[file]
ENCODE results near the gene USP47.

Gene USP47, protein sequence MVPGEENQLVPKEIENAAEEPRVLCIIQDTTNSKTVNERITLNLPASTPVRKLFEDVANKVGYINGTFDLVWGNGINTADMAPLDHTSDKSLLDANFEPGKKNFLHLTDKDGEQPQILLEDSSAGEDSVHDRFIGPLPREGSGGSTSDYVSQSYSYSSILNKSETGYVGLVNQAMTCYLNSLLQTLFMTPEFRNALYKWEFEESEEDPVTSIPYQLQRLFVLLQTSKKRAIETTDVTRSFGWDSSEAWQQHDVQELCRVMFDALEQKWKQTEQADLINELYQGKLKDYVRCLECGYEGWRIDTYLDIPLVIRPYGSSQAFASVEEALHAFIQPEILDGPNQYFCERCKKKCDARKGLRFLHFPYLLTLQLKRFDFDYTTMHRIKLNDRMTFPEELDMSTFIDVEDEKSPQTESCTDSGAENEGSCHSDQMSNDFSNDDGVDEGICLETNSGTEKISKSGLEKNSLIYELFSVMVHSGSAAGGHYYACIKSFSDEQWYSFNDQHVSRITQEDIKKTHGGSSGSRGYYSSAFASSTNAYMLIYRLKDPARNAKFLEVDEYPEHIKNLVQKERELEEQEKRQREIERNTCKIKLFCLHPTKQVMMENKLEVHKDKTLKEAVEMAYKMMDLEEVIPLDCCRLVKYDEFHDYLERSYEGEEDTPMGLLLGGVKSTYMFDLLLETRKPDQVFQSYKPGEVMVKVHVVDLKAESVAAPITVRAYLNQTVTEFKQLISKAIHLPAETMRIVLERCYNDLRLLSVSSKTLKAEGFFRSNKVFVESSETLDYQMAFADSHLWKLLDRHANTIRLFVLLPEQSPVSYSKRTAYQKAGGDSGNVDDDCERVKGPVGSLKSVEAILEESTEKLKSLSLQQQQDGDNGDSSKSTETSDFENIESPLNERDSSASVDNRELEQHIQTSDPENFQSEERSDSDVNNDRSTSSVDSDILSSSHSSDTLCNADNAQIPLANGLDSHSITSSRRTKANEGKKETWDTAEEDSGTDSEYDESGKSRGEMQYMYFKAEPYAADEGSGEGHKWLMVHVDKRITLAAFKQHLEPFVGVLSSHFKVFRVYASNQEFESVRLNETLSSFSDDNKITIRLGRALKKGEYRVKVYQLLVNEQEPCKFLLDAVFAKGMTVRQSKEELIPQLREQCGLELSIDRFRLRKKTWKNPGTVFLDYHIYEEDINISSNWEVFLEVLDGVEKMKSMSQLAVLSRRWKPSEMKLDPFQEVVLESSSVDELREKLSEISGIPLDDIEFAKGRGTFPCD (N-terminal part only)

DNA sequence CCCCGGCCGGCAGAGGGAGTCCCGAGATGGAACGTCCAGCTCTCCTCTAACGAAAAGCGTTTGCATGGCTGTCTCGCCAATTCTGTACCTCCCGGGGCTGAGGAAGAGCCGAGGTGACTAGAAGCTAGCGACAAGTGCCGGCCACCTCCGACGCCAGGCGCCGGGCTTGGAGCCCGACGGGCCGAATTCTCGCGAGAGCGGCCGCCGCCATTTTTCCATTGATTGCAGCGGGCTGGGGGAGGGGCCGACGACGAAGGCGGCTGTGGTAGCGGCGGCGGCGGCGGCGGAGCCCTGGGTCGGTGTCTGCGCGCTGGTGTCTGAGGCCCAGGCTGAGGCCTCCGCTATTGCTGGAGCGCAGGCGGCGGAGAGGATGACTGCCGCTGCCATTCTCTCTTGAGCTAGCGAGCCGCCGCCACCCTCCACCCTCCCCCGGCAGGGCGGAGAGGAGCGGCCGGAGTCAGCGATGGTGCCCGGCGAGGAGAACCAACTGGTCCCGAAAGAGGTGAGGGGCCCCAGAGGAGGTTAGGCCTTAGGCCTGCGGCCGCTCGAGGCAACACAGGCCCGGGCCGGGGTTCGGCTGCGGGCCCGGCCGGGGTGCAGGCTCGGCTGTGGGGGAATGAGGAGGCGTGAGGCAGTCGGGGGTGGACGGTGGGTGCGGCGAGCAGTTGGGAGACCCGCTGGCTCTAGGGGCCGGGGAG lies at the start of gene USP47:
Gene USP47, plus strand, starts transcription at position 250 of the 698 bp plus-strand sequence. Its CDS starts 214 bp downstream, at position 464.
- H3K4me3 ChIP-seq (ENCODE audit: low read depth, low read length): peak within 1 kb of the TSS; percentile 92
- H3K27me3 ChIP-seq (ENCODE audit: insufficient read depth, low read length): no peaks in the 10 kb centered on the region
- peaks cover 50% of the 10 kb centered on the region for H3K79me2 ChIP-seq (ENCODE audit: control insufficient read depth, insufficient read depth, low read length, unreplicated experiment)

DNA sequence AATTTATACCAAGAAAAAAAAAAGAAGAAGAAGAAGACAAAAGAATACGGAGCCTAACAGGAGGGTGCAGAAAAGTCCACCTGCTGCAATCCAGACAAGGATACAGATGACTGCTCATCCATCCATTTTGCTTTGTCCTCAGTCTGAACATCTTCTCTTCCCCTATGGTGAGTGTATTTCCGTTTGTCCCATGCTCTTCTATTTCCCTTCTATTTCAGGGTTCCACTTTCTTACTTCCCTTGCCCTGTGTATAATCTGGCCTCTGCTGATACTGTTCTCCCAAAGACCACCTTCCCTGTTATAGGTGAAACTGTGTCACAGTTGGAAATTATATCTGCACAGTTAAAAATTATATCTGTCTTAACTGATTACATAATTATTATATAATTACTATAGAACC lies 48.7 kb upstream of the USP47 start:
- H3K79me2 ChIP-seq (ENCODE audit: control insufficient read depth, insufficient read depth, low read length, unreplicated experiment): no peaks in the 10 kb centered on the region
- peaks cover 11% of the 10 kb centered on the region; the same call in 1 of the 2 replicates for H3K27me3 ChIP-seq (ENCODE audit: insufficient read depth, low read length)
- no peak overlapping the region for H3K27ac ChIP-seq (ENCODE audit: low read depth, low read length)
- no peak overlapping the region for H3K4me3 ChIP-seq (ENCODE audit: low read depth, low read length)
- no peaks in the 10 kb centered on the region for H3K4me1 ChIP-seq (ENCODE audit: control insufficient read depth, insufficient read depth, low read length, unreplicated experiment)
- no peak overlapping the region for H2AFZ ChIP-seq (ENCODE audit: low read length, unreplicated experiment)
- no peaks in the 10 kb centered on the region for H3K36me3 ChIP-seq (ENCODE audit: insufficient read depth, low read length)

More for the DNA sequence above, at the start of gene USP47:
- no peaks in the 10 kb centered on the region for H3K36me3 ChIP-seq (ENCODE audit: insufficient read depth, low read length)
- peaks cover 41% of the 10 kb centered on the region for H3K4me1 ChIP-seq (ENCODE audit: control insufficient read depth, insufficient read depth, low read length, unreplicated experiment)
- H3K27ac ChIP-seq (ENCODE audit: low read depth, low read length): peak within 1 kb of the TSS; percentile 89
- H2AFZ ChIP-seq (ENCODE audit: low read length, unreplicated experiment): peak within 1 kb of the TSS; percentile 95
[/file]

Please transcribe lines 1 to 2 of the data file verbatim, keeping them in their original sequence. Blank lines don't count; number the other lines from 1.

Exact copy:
ENCODE results near the gene USP47.

Gene USP47, protein sequence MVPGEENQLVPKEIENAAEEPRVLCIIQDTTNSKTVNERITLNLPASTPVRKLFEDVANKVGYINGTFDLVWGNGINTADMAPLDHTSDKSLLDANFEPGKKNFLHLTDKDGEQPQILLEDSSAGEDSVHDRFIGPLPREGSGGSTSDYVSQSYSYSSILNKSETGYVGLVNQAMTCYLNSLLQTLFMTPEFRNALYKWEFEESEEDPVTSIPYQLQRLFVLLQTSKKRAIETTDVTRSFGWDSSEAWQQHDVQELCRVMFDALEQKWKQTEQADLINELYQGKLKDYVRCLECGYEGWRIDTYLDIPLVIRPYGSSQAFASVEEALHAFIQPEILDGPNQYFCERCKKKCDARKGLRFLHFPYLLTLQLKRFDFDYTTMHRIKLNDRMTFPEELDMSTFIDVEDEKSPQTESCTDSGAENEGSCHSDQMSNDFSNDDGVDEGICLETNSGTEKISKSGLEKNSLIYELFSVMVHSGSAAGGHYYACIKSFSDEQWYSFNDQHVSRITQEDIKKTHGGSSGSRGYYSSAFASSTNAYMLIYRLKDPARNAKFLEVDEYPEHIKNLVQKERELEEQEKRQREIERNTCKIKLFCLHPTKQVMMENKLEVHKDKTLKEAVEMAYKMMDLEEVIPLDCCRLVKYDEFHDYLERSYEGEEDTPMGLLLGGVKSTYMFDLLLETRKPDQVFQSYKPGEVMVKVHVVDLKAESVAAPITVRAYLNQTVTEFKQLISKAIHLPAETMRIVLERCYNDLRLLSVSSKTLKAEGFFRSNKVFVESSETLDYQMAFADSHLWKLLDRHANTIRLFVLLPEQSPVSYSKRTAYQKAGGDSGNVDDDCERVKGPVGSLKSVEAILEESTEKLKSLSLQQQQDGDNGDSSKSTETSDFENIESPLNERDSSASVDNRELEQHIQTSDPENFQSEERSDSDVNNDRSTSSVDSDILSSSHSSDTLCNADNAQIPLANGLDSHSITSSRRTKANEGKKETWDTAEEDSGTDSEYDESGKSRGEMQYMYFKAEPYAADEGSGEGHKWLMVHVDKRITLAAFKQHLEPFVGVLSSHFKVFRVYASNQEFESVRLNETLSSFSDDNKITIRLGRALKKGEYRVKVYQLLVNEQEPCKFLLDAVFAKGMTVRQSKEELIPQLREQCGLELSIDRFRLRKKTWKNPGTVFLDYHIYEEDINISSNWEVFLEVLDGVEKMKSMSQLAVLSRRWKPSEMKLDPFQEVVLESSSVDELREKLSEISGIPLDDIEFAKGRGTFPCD (N-terminal part only)